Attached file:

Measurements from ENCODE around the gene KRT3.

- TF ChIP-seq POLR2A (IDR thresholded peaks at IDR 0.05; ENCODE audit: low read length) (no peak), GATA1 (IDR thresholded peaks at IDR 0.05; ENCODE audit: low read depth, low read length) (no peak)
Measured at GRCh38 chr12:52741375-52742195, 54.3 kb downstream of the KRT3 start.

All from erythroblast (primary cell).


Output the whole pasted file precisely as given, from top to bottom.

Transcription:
Measurements from ENCODE around the gene KRT3.

- TF ChIP-seq POLR2A (IDR thresholded peaks at IDR 0.05; ENCODE audit: low read length) (no peak), GATA1 (IDR thresholded peaks at IDR 0.05; ENCODE audit: low read depth, low read length) (no peak)
Measured at GRCh38 chr12:52741375-52742195, 54.3 kb downstream of the KRT3 start.

All from erythroblast (primary cell).